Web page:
Posted by Michelson Law Office

What to do now if you didn't file on time

What to do now if you didn't file on time

Deferring tax submissions is easy. Life is full of places and things to do. Finding time to organize tax information and complete the tax return may seem difficult.

If you are like many people, it is not difficult to find reasons to delay everything you need to do, including paying taxes.

If you wait excessively long and do not meet the deadline of April, you can ask to abandon the presentation altogether. In this case, the time is better than ever and the presentation, even if the term has been approved, is the best way to go.

When should taxes be presented?

The tax day is April 15 of each year, unless that day falls on a weekend. In this case, the expiry date is postponed until the following Monday. If you register an extension, taxes will expire on October 15th. If October 15th is a weekend, the deadline is the Monday following the weekend.

What if I miss the tax deadline?

If tax conditions are not met, the IRS will continue to add fines and charge interest until the amount is paid. The good news is that they will accept a refund three years after the deadline. So even if you do not meet the deadline of a week or a month, you can do it.

Here's what you should do if you did not file your tax return on time:

Do not panic. It will not get you anywhere. Taxpayers often fear delays and decide that it makes no sense to archive them now and choose to fix them later. Do not be the taxpayer. More then, it may not come: breathe profoundly and correct it now.

Go ahead and file anyway

Report taxes, even if they are due. If you have not requested an extension, but you should receive a refund, there is no penalty for late mailing. However, the application must be sent as soon as possible: in cases where a return is not filed, most people are entitled to three years to claim the refund before the money becomes the property of the US Treasury.

The scenario changes if you do not ask for an extension, but you have to make money. You could be fined if you do not make a profit that can cost you 5% of your total bill each month that is not paid after the deadline, up to 25% of the amount due.

If your bill is not paid, it could damage your credit score or lead to criminal action. So, enter as soon as possible, even if you cannot afford it.

Use the free file: If you do not know where to look for modules or software, do not use them as an excuse. For qualified taxpayers - and the Internal Revenue Service (IRS) estimates that about 70% of taxpayers are qualified - A free file is available from October 15th. The free file allows taxpayers to prepare and return the electronic file for free.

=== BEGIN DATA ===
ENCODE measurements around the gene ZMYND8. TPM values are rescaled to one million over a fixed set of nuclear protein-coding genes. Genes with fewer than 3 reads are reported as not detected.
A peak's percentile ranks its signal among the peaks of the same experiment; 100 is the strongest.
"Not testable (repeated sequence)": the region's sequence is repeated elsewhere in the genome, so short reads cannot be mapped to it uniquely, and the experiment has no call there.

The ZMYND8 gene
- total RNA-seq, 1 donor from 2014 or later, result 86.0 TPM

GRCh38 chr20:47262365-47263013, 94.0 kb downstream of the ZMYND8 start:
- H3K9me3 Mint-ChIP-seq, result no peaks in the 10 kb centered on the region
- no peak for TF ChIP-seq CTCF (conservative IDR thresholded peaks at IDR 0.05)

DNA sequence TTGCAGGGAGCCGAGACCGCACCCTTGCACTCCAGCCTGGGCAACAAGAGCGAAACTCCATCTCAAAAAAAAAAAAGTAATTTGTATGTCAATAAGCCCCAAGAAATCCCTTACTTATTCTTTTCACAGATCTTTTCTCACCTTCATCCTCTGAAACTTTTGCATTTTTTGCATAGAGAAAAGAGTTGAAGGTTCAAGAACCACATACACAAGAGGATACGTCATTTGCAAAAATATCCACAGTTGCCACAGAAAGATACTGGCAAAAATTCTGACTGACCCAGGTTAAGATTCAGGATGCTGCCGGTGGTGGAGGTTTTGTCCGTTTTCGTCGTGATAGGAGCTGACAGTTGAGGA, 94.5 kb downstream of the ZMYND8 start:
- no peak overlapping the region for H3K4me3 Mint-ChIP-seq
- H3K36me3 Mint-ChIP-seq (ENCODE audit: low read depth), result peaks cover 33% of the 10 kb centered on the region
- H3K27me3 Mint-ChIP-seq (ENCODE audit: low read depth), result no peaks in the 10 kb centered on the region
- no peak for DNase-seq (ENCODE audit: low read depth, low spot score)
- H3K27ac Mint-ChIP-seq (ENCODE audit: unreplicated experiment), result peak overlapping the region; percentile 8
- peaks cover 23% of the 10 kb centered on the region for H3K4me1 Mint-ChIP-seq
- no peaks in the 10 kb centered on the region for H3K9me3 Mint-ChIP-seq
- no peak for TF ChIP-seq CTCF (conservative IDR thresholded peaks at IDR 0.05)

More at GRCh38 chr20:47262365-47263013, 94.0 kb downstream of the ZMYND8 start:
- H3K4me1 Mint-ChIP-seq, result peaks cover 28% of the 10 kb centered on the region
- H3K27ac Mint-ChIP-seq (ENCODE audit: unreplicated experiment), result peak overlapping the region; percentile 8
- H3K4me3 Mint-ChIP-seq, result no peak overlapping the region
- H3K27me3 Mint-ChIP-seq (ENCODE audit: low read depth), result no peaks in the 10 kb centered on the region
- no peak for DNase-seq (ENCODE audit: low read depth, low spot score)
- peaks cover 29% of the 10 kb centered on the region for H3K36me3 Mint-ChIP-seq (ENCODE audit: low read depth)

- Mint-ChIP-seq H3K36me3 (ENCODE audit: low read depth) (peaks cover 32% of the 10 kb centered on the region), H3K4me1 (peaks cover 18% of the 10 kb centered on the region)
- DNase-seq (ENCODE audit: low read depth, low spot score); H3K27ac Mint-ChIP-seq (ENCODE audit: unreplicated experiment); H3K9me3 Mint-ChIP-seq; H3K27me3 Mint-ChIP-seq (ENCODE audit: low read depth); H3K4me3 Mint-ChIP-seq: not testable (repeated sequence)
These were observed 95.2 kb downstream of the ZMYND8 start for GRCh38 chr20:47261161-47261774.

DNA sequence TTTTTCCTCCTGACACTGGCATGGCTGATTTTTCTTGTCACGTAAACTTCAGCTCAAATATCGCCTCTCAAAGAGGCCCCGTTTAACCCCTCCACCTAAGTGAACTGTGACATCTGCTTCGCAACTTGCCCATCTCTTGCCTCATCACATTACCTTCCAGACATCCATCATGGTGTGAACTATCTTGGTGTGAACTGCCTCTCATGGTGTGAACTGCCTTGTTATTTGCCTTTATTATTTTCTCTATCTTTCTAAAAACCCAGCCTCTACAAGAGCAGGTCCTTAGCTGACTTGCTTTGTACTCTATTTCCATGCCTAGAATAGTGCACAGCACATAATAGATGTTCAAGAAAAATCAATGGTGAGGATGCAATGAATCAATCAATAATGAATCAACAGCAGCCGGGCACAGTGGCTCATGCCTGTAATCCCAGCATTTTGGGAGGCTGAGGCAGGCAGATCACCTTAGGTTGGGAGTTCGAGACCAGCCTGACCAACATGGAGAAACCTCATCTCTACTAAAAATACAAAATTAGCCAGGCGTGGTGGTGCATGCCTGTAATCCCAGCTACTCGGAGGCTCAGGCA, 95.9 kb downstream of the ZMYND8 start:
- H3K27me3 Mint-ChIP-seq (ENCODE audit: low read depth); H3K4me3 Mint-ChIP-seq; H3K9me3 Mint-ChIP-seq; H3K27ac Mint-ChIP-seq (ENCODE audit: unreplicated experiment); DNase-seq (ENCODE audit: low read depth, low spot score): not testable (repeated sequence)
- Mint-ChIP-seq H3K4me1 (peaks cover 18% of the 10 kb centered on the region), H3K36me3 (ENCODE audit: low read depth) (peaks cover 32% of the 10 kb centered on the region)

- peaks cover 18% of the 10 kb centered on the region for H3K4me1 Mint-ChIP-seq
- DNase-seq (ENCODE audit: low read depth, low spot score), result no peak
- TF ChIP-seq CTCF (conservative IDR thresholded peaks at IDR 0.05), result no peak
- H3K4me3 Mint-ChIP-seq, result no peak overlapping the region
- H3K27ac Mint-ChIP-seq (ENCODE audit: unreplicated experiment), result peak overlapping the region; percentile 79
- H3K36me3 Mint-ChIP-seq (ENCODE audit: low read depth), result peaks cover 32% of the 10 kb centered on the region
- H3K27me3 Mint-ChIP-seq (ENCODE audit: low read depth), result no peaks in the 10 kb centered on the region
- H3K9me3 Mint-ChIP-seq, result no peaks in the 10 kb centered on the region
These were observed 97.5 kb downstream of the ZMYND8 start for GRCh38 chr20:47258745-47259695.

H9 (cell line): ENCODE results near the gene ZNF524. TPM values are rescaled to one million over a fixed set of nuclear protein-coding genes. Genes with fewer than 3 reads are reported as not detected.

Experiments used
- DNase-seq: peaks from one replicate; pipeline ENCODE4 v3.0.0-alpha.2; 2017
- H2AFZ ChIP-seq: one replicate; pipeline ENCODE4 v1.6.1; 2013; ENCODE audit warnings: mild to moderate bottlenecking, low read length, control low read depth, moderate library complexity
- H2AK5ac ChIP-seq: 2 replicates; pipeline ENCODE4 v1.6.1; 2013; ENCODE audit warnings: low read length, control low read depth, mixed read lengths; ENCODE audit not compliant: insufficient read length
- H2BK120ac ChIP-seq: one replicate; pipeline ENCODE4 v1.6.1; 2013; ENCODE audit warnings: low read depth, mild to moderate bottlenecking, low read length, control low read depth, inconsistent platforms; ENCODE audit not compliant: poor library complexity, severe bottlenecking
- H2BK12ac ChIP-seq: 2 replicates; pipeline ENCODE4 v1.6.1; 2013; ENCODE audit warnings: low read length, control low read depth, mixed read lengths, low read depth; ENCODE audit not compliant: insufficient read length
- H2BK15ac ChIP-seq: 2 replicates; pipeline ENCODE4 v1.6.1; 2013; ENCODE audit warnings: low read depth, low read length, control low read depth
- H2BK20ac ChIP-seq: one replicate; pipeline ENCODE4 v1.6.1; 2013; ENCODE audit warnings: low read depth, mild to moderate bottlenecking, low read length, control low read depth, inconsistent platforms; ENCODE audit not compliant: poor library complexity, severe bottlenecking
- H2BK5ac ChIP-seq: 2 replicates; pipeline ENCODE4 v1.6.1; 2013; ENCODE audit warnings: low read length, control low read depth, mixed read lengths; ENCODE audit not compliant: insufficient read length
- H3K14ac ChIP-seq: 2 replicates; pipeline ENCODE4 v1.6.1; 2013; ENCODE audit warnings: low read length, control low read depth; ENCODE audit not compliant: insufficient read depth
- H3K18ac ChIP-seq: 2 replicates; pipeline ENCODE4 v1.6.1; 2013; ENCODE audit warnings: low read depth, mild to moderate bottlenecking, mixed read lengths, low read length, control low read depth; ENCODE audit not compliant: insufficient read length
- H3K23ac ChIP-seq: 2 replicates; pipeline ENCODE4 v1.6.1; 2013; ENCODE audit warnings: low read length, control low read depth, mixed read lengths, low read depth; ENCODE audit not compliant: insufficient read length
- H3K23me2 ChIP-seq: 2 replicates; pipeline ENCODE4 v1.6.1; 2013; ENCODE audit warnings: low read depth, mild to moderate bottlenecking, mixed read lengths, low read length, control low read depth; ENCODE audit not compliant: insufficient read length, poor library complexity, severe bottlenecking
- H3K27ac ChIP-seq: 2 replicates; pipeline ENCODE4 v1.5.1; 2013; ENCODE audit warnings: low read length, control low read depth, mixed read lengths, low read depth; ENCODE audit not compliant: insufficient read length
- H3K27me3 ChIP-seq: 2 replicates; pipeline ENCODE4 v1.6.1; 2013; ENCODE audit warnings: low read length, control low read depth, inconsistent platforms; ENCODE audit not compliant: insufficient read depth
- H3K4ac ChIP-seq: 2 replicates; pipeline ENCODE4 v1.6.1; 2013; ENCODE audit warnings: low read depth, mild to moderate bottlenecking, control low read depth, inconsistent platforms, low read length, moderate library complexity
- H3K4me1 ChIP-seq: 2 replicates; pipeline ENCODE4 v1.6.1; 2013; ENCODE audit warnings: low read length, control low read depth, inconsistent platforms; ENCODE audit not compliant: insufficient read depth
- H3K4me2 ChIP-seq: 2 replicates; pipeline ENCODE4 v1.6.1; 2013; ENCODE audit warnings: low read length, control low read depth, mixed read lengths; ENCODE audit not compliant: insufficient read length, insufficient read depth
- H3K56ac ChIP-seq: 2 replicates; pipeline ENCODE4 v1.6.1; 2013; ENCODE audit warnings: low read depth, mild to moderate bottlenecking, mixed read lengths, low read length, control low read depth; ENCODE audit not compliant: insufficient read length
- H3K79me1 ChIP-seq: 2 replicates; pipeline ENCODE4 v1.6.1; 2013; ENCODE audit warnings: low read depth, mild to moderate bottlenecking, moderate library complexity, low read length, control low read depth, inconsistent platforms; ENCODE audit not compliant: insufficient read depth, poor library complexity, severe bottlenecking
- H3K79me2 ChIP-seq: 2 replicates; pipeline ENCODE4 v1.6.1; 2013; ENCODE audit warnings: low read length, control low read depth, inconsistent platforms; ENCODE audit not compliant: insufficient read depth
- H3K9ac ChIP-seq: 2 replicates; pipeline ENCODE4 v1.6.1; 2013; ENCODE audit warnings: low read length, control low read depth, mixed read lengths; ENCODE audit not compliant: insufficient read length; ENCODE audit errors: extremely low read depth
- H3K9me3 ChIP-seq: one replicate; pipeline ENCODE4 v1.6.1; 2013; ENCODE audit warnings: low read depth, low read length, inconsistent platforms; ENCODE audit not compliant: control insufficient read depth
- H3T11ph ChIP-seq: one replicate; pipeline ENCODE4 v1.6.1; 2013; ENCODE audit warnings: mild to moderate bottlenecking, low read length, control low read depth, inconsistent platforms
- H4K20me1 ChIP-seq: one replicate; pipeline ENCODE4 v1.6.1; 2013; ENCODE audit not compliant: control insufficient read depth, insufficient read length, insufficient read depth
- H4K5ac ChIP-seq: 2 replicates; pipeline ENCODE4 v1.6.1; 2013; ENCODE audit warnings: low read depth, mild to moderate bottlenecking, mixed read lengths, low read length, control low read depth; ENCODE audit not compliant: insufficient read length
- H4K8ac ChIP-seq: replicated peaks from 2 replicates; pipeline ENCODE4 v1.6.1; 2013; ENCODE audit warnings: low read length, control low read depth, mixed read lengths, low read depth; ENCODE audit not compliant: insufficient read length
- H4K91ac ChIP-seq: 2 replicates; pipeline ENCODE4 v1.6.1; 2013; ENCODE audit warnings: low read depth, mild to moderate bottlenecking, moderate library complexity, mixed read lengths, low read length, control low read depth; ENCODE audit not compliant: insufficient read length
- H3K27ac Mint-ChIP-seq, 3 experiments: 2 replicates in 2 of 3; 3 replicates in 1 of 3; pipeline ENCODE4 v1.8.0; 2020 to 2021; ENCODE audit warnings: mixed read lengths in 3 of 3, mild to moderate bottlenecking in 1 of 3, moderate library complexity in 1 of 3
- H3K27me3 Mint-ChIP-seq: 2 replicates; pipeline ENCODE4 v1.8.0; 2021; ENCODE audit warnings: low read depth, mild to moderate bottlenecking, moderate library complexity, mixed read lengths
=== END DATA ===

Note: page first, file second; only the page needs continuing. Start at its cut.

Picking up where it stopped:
Pay attention to the extensions and results available. Taxpayers affected by natural disasters may have more time without having to submit additional documents. In particular, the IRS has extended deadlines for individuals and businesses affected in parts of Alabama after the March storms. For more details, see the Emergency Assistance page on the IRS website. Also, some other taxpayers are automatically entitled to more time, including those who are abroad or who work in the military.

The best time is now, even if you cannot afford it

Some people avoid filing because they cannot pay the tax bill. However, you must always submit it on time, even if you cannot pay all taxes due. If you wait, you will face a late penalty, which is just another thing you have to pay. The fine for non-performance is 5% per month, depending on the amount of taxes due.

If you cannot pay your tax bill quickly, the IRS has rate plans. Approval of a repayment plan is automatic if you owe $ 25,000 or less, you can prove that you cannot pay the amount owing when it is due and that you can pay the tax in three years or less. Also, you or your spouse has not reached a settlement with the IRS in the last five years.

Find a good tax preparer: You can significantly improve stress by using a good tax preparer. Since it's just after the tax season, you want someone who does not close the store tomorrow without planning to reappear until next year. Find someone you trust. Make sure you feel comfortable. And then continue.

Pay as much as you can: a few years ago when I was a student, I had financial problems, and I could not pay the minimum payment on my credit card. I went to the bank (in the past, people were still doing it) to talk to a representative about the process. He said that if he could not pay the full amount, he would not have to pay anything. I discovered he was wrong. So, concerning your taxes, if you can pay anything, make a payment. If you cannot pay at the same time, there are alternatives, including establishing a payment agreement with the IRS. But do not use the lack of funds as an excuse to do nothing.

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